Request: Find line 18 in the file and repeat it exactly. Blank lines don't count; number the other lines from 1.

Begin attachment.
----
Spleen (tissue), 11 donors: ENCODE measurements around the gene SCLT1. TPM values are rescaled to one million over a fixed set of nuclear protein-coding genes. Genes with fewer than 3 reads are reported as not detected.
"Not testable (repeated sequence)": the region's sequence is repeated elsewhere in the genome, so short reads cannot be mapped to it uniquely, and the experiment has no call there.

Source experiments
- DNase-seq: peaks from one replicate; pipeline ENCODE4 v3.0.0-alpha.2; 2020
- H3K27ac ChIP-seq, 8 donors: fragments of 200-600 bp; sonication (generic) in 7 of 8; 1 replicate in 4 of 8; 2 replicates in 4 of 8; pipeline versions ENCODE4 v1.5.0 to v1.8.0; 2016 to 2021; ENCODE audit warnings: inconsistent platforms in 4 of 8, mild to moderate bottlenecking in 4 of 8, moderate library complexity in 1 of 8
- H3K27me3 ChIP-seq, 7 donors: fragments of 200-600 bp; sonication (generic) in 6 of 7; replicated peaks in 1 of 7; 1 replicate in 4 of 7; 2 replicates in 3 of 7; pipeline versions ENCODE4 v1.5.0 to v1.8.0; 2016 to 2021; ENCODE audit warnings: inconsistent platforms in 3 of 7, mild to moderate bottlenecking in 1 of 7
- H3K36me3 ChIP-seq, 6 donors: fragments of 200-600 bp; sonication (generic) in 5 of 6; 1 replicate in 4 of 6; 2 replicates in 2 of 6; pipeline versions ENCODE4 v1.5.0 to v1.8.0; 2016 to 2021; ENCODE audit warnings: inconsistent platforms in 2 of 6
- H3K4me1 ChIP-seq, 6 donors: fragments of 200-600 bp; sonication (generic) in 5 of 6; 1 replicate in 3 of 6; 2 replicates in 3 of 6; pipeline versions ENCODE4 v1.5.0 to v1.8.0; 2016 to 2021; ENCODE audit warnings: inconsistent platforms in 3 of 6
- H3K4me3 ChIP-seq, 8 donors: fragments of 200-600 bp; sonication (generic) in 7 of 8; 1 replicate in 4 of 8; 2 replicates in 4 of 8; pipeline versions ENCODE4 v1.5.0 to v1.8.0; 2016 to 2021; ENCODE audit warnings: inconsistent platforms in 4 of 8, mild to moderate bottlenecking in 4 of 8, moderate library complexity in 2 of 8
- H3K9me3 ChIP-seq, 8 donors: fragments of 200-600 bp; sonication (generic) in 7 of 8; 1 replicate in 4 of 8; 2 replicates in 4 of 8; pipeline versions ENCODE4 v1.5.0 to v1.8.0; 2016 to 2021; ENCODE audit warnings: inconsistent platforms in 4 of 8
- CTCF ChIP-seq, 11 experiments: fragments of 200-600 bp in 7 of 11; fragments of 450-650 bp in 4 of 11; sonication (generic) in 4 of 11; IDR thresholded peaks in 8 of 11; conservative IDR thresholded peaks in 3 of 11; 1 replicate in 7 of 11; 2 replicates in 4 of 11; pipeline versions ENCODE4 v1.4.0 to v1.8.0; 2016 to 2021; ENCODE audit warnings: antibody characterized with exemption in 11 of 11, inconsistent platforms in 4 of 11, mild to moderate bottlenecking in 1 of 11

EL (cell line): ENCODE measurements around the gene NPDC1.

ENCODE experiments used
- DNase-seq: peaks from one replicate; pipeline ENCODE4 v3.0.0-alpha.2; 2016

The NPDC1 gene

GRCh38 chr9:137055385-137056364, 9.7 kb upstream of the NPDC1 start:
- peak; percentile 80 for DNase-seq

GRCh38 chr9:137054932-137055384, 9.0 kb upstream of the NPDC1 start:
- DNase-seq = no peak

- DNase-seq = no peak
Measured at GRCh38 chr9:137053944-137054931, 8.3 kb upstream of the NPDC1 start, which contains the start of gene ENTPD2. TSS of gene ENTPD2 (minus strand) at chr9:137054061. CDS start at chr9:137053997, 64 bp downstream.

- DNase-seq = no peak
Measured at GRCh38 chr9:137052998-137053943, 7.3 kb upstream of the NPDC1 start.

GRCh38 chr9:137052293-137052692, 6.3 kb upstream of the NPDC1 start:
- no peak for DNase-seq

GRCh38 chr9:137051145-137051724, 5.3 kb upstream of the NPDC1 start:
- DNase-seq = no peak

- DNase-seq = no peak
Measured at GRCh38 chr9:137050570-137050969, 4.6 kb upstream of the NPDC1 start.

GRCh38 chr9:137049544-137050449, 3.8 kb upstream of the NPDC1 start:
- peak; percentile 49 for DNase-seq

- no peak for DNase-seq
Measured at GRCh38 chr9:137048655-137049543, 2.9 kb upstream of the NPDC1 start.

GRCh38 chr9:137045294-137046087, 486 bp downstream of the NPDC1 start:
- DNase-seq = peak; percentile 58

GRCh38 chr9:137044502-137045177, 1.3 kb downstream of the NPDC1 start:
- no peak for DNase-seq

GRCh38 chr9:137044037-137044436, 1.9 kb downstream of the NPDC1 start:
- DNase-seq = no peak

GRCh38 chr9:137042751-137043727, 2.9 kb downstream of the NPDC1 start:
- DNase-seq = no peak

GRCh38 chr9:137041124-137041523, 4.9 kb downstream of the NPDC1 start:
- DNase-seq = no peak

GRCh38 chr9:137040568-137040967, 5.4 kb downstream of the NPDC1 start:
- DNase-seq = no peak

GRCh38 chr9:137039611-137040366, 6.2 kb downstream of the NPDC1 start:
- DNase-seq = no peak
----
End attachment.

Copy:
GRCh38 chr9:137054932-137055384, 9.0 kb upstream of the NPDC1 start: